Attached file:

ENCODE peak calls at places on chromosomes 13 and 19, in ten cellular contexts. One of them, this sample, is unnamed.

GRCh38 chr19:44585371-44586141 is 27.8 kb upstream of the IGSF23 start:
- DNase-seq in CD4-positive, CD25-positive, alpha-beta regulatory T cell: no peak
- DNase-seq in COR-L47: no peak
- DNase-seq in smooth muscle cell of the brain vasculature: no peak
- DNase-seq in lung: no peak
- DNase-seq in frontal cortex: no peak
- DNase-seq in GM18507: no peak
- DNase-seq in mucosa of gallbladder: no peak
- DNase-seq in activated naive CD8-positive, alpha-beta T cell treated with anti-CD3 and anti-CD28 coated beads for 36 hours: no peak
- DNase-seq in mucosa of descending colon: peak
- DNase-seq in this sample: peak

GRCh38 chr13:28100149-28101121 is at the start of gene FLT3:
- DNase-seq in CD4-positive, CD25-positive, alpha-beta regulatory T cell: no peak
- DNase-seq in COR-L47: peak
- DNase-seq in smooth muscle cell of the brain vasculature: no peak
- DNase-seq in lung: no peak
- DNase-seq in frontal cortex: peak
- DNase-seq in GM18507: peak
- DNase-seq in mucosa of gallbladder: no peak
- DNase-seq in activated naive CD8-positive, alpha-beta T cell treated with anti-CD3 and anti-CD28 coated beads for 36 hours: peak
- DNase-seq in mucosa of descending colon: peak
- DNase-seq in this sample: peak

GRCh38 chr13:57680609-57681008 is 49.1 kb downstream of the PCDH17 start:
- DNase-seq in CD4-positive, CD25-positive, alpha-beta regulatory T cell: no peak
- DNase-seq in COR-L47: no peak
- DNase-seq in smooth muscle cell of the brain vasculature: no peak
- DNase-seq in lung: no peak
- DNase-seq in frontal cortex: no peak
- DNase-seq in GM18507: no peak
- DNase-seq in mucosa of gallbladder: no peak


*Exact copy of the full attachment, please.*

ENCODE peak calls at places on chromosomes 13 and 19, in ten cellular contexts. One of them, this sample, is unnamed.

GRCh38 chr19:44585371-44586141 is 27.8 kb upstream of the IGSF23 start:
- DNase-seq in CD4-positive, CD25-positive, alpha-beta regulatory T cell: no peak
- DNase-seq in COR-L47: no peak
- DNase-seq in smooth muscle cell of the brain vasculature: no peak
- DNase-seq in lung: no peak
- DNase-seq in frontal cortex: no peak
- DNase-seq in GM18507: no peak
- DNase-seq in mucosa of gallbladder: no peak
- DNase-seq in activated naive CD8-positive, alpha-beta T cell treated with anti-CD3 and anti-CD28 coated beads for 36 hours: no peak
- DNase-seq in mucosa of descending colon: peak
- DNase-seq in this sample: peak

GRCh38 chr13:28100149-28101121 is at the start of gene FLT3:
- DNase-seq in CD4-positive, CD25-positive, alpha-beta regulatory T cell: no peak
- DNase-seq in COR-L47: peak
- DNase-seq in smooth muscle cell of the brain vasculature: no peak
- DNase-seq in lung: no peak
- DNase-seq in frontal cortex: peak
- DNase-seq in GM18507: peak
- DNase-seq in mucosa of gallbladder: no peak
- DNase-seq in activated naive CD8-positive, alpha-beta T cell treated with anti-CD3 and anti-CD28 coated beads for 36 hours: peak
- DNase-seq in mucosa of descending colon: peak
- DNase-seq in this sample: peak

GRCh38 chr13:57680609-57681008 is 49.1 kb downstream of the PCDH17 start:
- DNase-seq in CD4-positive, CD25-positive, alpha-beta regulatory T cell: no peak
- DNase-seq in COR-L47: no peak
- DNase-seq in smooth muscle cell of the brain vasculature: no peak
- DNase-seq in lung: no peak
- DNase-seq in frontal cortex: no peak
- DNase-seq in GM18507: no peak
- DNase-seq in mucosa of gallbladder: no peak